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The Knife of Never Letting Go (Chaos Walking Trilogy) Audio CD – Audiobook, 1 Dec 2013


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Product details

  • Audio CD
  • Publisher: Candlewick on Brilliance Audio; Unabridged edition (1 Dec. 2013)
  • Language: English
  • ISBN-10: 148055684X
  • ISBN-13: 978-1480556843
  • Product Dimensions: 12.7 x 1.9 x 14 cm
  • Average Customer Review: 4.6 out of 5 stars  See all reviews (270 customer reviews)
  • Amazon Bestsellers Rank: 1,522,194 in Books (See Top 100 in Books)

More About the Author

Patrick Ness is the author of the Chaos Walking Trilogy - The Knife of Never Letting Go, The Ask and the Answer, and Monsters of Men - for which he has won numerous awards, including the Guardian Children's Fiction Prize, the BookTrust Teenage Prize and the Costa Children's Book Award. He has also been shortlisted for the Carnegie Medal. He lives in London.

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Review

"* "Ness is a young writer of exciting quality and unpredictability." The Times * "One of the best first sentences I've ever read and a book that lives up to it!" Frank Cottrell-Boyce" --This text refers to an out of print or unavailable edition of this title.

Review

"Furiously paced, terrifying, exhilarating, and heartbreaking, [it] haunts your imagination." (The Sunday Telegraph)

"A stunning debut...As compelling as it is original." (The Times)

"Pure inventiveness and excitement." (Booklist)

“Darkly imagined and brilliantly created, the painful dystopian setting of a world full of noise in which all thoughts can be heard as if spoken is the background to this tense coming of age story.” (The Guardian) --This text refers to an alternate Audio CD edition.

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Customer Reviews

4.6 out of 5 stars

Most Helpful Customer Reviews

113 of 116 people found the following review helpful By www.kidscompass.co.uk on 21 Aug. 2009
Format: Paperback
Todd Hewitt is twelve, the last boy in Prentisstown, a town of only men. He lives in a world full of "noise" in which the private thoughts of every man and animal are audible. In one month he will be thirteen and a man. But the town is keeping secrets from him, secrets that will force him to go on the run from the mayor and the men of Prentisstown along with his dog and the first girl he has ever met.

This is quite frankly an astounding novel, quite deserving of the awards Ness has won. It is furiously paced with terrifying, exhilarating and heartbreaking moments, with fantastic cliff-hangers interspersed with philosophical pauses. It is one of those gems that are sometimes found in children's literature; a genuinely original novel that is also well written, grabs hold of the imagination and will not allow you to put it down. You will find yourself growing more and more attached to Todd and Viola as the story and their friendship progresses, and feel genuine affection for Todd's dog and sidekick, Manchee, whose behaviour is both hilarious and heart-warming. At its core it is a story about a boy forced to grow up fast in a world crumbling into madness and armed only with his conviction to do right to help him take on the desperate fight to survive.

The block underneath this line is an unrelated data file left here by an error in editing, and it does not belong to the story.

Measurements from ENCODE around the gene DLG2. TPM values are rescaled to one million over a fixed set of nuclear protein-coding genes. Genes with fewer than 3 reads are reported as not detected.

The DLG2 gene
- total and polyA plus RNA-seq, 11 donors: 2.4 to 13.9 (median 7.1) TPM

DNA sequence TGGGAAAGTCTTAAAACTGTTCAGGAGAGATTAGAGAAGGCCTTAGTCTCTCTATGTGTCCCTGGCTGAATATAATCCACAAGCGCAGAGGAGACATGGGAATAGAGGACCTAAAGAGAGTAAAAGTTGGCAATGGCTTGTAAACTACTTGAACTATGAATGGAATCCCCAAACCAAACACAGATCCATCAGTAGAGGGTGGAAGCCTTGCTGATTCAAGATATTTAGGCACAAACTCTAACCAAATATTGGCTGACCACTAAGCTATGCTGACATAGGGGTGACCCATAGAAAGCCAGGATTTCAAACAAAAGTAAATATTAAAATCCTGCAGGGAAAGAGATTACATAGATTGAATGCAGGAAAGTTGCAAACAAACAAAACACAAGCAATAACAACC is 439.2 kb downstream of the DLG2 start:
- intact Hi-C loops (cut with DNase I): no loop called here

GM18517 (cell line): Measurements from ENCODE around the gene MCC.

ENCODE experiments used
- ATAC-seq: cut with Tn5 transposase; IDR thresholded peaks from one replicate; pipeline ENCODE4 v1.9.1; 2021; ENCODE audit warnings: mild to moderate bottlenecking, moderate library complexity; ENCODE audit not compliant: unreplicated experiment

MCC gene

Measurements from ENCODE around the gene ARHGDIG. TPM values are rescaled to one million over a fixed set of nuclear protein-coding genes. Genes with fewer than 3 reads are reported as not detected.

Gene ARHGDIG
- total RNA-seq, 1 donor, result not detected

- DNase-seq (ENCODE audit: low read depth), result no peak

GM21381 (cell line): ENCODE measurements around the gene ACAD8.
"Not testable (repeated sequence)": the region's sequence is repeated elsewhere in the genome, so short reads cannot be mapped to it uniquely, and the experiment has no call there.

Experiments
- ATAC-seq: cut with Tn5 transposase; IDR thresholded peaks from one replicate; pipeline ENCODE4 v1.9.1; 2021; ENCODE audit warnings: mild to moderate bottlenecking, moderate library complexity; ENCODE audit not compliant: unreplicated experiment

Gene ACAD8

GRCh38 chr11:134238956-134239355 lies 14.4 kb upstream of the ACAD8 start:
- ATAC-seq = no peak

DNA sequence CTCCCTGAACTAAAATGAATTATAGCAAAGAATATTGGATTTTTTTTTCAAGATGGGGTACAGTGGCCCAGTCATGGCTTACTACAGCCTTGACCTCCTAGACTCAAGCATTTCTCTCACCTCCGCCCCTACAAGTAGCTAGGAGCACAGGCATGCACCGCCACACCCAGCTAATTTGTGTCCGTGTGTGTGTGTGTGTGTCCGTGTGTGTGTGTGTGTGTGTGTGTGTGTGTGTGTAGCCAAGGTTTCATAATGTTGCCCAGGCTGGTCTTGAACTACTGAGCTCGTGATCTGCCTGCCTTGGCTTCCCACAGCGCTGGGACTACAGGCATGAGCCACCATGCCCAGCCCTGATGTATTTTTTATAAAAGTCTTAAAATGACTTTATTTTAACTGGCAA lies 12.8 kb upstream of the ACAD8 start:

The book is aimed at young teenagers, and we would recommend it for readers aged 13 and upwards, but it will also appeal very strongly to adults. I can not rate this highly enough. If the well thought out plot line, characters that lift from the page and the genuinely original idea at the core of the book wasn't enough, Ness's dialogue and style of writing would be enough to recommend this book. If you want to read a truly great piece of children's fiction then this is the one for you.
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9 of 9 people found the following review helpful By Eileen Shaw TOP 1000 REVIEWER on 11 Dec. 2010
Format: Paperback
Nominally this is a book for teenagers but it has such panache and a truly riveting plot that - you know what? Forget how old you are and just read it. It weighs in at 479 pages but it races on by to fiendishly excellent effect. We are on a planet - not earth (there are two moons), in a farming community where Todd, a young man approaching his majority (thirteen is the magic age of manhood and Todd is rapidly approaching his initiation), suddenly becomes aware of a creature he has never come across before. There is, instead of the Noise, which emanates from everyone (thoughts, images, their most secret imaginings), nothing, silence.